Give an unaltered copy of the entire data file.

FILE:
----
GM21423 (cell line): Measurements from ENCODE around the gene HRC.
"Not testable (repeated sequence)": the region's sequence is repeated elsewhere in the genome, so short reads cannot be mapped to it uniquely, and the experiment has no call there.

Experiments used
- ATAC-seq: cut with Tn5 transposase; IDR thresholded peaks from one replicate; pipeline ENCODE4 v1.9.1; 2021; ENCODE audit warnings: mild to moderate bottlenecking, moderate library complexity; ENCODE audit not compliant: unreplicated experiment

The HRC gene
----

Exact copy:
GM21423 (cell line): Measurements from ENCODE around the gene HRC.
"Not testable (repeated sequence)": the region's sequence is repeated elsewhere in the genome, so short reads cannot be mapped to it uniquely, and the experiment has no call there.

Experiments used
- ATAC-seq: cut with Tn5 transposase; IDR thresholded peaks from one replicate; pipeline ENCODE4 v1.9.1; 2021; ENCODE audit warnings: mild to moderate bottlenecking, moderate library complexity; ENCODE audit not compliant: unreplicated experiment

The HRC gene